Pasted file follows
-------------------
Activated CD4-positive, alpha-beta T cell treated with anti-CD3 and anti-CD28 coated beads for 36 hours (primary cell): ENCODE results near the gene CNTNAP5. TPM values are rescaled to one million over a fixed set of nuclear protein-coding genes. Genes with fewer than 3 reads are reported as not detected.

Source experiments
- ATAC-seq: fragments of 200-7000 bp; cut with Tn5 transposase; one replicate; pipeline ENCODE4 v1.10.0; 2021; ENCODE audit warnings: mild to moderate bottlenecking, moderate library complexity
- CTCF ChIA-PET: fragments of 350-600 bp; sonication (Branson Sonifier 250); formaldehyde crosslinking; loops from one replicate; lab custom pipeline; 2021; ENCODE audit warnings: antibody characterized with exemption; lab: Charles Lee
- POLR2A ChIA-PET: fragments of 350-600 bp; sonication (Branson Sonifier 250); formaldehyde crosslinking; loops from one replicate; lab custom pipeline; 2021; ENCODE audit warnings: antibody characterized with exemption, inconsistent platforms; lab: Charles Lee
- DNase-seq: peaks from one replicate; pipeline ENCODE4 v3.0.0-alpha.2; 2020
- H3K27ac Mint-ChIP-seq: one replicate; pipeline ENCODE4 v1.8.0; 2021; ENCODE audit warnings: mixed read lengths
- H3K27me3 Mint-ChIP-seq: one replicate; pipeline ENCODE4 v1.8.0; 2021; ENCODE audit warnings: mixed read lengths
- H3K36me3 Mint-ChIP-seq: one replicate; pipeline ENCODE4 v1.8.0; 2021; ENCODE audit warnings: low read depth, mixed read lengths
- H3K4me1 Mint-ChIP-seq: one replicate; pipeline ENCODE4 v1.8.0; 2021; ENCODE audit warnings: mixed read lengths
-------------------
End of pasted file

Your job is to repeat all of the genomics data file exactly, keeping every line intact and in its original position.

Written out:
Activated CD4-positive, alpha-beta T cell treated with anti-CD3 and anti-CD28 coated beads for 36 hours (primary cell): ENCODE results near the gene CNTNAP5. TPM values are rescaled to one million over a fixed set of nuclear protein-coding genes. Genes with fewer than 3 reads are reported as not detected.

Source experiments
- ATAC-seq: fragments of 200-7000 bp; cut with Tn5 transposase; one replicate; pipeline ENCODE4 v1.10.0; 2021; ENCODE audit warnings: mild to moderate bottlenecking, moderate library complexity
- CTCF ChIA-PET: fragments of 350-600 bp; sonication (Branson Sonifier 250); formaldehyde crosslinking; loops from one replicate; lab custom pipeline; 2021; ENCODE audit warnings: antibody characterized with exemption; lab: Charles Lee
- POLR2A ChIA-PET: fragments of 350-600 bp; sonication (Branson Sonifier 250); formaldehyde crosslinking; loops from one replicate; lab custom pipeline; 2021; ENCODE audit warnings: antibody characterized with exemption, inconsistent platforms; lab: Charles Lee
- DNase-seq: peaks from one replicate; pipeline ENCODE4 v3.0.0-alpha.2; 2020
- H3K27ac Mint-ChIP-seq: one replicate; pipeline ENCODE4 v1.8.0; 2021; ENCODE audit warnings: mixed read lengths
- H3K27me3 Mint-ChIP-seq: one replicate; pipeline ENCODE4 v1.8.0; 2021; ENCODE audit warnings: mixed read lengths
- H3K36me3 Mint-ChIP-seq: one replicate; pipeline ENCODE4 v1.8.0; 2021; ENCODE audit warnings: low read depth, mixed read lengths
- H3K4me1 Mint-ChIP-seq: one replicate; pipeline ENCODE4 v1.8.0; 2021; ENCODE audit warnings: mixed read lengths